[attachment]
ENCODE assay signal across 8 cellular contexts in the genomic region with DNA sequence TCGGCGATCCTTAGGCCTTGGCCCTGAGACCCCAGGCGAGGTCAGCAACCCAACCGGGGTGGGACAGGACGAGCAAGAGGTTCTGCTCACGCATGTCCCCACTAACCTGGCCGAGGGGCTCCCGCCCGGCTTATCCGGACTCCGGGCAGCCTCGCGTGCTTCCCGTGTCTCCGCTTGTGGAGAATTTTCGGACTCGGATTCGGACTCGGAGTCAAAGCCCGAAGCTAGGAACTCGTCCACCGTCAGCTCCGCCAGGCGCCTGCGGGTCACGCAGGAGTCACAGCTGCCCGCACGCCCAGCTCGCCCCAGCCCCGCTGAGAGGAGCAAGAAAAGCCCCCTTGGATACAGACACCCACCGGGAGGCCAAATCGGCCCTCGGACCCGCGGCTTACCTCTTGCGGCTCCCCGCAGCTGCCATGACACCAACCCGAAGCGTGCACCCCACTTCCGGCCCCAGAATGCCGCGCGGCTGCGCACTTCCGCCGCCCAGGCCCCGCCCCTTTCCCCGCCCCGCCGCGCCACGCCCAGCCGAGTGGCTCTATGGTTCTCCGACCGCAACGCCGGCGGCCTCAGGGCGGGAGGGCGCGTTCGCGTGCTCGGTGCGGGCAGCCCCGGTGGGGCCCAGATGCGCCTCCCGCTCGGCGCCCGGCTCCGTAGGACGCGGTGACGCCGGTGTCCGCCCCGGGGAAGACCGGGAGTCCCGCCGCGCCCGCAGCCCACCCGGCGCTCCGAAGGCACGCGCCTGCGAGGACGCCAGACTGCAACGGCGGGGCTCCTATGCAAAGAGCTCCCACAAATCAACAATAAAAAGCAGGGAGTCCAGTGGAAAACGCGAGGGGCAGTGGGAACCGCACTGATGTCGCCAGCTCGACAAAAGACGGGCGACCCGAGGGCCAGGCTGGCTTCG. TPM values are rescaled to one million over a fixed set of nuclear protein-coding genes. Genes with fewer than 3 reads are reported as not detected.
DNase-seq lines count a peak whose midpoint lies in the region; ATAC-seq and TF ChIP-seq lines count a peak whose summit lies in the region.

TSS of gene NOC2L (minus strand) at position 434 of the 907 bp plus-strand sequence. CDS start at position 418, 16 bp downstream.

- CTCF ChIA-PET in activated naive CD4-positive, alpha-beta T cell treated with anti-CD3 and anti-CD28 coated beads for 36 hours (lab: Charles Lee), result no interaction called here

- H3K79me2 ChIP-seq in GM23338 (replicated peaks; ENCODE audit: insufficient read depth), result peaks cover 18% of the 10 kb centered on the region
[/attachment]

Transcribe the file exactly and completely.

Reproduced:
ENCODE assay signal across 8 cellular contexts in the genomic region with DNA sequence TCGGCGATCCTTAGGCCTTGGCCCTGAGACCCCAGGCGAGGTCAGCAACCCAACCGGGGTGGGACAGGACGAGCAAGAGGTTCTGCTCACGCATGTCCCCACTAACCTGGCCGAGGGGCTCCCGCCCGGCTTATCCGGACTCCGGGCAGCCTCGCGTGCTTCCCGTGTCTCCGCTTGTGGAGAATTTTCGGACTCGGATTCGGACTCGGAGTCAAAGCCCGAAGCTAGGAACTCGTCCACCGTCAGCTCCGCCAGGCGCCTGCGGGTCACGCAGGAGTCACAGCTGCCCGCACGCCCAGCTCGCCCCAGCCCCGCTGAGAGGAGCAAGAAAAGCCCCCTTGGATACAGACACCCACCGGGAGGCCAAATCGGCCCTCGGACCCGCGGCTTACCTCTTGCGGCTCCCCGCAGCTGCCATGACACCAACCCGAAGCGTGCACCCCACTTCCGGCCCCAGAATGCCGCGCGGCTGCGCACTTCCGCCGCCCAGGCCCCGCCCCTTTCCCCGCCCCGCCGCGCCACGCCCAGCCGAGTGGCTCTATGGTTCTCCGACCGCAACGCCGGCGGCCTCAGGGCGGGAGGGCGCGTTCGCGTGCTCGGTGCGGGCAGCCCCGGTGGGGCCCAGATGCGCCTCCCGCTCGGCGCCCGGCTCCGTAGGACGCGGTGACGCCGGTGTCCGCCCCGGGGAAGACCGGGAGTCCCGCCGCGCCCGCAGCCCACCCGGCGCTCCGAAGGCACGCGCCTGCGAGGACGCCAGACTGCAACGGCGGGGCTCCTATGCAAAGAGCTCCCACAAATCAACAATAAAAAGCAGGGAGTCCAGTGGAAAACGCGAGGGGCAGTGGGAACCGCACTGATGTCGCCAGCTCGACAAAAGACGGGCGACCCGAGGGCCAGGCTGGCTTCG. TPM values are rescaled to one million over a fixed set of nuclear protein-coding genes. Genes with fewer than 3 reads are reported as not detected.
DNase-seq lines count a peak whose midpoint lies in the region; ATAC-seq and TF ChIP-seq lines count a peak whose summit lies in the region.

TSS of gene NOC2L (minus strand) at position 434 of the 907 bp plus-strand sequence. CDS start at position 418, 16 bp downstream.

- CTCF ChIA-PET in activated naive CD4-positive, alpha-beta T cell treated with anti-CD3 and anti-CD28 coated beads for 36 hours (lab: Charles Lee), result no interaction called here

- H3K79me2 ChIP-seq in GM23338 (replicated peaks; ENCODE audit: insufficient read depth), result peaks cover 18% of the 10 kb centered on the region